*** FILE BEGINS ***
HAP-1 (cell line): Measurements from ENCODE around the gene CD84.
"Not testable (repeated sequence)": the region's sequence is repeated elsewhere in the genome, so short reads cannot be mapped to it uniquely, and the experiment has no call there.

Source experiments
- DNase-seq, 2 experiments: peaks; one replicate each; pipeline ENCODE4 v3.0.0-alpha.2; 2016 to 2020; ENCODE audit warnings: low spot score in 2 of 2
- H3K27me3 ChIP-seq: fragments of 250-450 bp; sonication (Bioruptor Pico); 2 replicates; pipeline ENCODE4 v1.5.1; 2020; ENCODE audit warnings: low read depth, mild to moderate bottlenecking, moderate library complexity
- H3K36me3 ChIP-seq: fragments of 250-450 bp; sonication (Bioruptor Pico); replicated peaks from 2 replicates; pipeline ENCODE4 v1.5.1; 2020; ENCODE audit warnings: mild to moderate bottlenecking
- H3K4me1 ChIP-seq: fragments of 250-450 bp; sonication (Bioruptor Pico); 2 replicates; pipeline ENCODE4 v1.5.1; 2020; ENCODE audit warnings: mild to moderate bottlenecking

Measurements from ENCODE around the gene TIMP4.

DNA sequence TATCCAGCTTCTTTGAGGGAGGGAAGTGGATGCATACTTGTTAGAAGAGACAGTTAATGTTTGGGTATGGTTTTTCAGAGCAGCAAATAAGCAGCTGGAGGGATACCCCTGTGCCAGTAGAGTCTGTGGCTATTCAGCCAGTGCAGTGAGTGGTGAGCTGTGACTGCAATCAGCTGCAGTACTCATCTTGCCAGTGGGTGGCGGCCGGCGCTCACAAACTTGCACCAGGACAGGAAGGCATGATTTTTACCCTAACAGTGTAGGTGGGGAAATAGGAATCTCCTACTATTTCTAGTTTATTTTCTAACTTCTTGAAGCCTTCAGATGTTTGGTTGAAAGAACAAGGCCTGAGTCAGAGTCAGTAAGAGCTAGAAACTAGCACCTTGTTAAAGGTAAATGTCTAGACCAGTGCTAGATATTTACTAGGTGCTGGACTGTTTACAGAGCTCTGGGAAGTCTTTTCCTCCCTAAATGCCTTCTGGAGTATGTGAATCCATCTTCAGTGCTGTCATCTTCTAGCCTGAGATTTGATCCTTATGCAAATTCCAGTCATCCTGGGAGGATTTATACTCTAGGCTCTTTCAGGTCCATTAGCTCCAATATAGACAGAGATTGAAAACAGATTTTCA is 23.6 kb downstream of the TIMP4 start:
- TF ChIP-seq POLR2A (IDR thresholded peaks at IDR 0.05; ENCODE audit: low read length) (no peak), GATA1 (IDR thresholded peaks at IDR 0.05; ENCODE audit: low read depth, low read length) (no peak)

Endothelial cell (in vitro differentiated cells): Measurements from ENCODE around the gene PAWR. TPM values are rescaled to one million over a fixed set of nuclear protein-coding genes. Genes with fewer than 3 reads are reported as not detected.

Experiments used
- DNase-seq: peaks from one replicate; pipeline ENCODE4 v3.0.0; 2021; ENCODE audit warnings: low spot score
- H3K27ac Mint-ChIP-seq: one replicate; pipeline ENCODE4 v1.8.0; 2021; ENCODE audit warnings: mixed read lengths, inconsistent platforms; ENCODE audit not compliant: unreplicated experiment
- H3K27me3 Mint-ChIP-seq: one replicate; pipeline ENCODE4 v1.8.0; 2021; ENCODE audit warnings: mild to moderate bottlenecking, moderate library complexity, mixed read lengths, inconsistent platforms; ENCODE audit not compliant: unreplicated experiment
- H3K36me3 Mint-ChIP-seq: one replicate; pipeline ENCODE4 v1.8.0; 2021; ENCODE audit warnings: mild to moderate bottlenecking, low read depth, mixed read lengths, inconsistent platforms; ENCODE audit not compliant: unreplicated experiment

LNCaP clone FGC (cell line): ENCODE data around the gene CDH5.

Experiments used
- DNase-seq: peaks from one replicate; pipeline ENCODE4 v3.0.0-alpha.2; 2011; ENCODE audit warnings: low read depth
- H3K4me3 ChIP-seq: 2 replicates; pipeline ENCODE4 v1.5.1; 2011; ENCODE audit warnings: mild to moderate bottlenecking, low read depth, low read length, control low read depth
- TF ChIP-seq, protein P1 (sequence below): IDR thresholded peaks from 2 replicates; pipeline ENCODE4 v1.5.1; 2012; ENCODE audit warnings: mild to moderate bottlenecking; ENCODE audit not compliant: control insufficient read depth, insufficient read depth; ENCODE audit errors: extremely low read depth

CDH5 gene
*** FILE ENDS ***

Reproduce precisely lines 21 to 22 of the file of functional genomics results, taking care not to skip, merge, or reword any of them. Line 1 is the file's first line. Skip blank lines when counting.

- TF ChIP-seq, protein P1 (sequence below): IDR thresholded peaks from 2 replicates; pipeline ENCODE4 v1.5.1; 2012; ENCODE audit warnings: mild to moderate bottlenecking; ENCODE audit not compliant: control insufficient read depth, insufficient read depth; ENCODE audit errors: extremely low read depth

CDH5 gene